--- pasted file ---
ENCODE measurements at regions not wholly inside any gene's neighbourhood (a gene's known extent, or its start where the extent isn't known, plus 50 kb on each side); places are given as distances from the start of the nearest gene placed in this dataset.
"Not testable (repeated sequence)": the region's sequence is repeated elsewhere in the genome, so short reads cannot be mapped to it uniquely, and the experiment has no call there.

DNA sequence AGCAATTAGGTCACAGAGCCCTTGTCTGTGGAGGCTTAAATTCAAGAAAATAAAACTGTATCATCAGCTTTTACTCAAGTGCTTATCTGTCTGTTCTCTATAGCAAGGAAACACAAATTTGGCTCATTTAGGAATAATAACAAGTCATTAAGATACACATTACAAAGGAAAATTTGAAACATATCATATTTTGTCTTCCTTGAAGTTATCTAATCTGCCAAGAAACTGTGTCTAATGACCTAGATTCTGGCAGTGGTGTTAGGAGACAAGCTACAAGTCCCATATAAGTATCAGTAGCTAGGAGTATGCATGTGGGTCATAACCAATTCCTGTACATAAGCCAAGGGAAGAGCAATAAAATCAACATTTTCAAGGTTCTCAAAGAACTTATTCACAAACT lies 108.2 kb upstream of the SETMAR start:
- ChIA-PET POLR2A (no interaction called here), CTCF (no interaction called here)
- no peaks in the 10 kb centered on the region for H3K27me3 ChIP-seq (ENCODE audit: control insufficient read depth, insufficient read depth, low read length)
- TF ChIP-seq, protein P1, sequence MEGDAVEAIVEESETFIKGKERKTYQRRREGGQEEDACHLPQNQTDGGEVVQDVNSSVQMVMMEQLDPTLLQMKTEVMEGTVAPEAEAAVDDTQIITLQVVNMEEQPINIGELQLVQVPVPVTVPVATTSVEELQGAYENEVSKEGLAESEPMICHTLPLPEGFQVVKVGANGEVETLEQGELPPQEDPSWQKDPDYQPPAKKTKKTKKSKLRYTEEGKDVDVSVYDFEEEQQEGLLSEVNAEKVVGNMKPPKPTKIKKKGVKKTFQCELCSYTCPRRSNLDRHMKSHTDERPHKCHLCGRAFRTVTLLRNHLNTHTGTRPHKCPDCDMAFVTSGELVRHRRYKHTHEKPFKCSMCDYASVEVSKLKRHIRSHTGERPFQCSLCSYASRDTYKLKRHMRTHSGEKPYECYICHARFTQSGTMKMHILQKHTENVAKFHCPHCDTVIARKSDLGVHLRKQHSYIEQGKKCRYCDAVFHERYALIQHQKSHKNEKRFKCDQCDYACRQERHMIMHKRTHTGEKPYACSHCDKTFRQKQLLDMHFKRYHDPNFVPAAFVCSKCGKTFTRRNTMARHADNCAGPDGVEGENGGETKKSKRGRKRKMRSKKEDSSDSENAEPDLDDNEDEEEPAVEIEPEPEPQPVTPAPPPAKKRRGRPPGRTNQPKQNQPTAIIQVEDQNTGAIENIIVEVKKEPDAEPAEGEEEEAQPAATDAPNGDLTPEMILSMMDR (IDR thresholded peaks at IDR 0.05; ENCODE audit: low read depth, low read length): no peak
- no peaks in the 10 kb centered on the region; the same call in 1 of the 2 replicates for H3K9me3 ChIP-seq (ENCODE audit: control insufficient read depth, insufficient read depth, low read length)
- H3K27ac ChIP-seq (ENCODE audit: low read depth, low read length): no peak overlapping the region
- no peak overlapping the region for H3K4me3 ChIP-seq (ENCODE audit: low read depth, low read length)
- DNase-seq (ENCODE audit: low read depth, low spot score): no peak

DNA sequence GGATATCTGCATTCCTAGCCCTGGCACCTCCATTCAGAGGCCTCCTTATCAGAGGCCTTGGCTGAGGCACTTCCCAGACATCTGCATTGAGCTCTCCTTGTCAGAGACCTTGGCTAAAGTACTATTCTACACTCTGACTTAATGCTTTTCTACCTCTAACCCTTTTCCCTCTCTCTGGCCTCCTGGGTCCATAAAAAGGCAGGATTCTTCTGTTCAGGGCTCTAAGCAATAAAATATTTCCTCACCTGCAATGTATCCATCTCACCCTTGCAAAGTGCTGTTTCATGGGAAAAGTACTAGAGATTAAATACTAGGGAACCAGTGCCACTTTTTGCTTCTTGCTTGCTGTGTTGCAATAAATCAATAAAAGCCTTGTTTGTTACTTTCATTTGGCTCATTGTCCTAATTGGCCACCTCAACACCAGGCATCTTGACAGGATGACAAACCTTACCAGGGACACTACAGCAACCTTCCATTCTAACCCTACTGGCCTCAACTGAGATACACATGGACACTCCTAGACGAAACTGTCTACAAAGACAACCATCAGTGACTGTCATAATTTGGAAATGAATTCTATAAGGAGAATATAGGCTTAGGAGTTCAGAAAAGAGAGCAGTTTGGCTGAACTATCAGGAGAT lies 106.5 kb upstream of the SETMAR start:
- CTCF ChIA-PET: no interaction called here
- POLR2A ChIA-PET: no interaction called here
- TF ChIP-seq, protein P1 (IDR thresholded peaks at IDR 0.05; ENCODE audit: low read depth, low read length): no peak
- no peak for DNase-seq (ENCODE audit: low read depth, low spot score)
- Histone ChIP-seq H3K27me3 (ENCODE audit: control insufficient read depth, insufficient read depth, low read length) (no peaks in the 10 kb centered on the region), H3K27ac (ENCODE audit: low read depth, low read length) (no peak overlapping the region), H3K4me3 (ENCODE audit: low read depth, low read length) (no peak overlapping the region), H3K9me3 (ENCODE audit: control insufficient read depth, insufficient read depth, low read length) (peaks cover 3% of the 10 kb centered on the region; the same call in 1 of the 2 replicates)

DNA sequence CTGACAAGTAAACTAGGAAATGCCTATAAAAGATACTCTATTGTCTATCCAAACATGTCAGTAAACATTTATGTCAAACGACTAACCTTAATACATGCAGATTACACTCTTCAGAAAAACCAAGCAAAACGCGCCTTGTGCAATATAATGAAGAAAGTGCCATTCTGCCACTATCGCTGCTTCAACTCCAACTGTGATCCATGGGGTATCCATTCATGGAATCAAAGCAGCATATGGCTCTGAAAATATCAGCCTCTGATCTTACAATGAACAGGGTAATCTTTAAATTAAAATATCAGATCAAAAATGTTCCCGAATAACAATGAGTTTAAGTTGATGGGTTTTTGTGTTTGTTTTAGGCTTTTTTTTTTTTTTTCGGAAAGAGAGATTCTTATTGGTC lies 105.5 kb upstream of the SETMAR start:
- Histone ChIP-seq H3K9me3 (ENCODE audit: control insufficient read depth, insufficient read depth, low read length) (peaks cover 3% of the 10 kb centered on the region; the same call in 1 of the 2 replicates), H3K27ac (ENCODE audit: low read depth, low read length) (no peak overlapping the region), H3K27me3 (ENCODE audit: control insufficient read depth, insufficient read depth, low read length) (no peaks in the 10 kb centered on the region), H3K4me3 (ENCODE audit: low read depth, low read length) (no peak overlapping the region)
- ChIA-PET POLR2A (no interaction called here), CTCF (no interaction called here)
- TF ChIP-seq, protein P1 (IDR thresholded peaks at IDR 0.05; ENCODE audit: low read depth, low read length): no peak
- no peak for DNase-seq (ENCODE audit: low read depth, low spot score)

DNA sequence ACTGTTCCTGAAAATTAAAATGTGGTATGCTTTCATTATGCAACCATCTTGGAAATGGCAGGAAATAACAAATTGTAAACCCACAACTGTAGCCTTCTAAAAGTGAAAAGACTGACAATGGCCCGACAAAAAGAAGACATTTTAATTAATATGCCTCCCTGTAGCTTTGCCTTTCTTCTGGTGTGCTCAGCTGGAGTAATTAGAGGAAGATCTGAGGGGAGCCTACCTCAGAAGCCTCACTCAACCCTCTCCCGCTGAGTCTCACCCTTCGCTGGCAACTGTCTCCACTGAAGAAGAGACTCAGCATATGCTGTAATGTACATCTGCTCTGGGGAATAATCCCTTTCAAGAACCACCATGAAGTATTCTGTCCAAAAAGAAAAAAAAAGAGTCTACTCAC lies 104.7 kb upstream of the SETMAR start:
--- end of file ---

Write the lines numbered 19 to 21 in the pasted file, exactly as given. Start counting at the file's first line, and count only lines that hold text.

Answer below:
- ChIA-PET POLR2A (no interaction called here), CTCF (no interaction called here)
- TF ChIP-seq, protein P1 (IDR thresholded peaks at IDR 0.05; ENCODE audit: low read depth, low read length): no peak
- no peak for DNase-seq (ENCODE audit: low read depth, low spot score)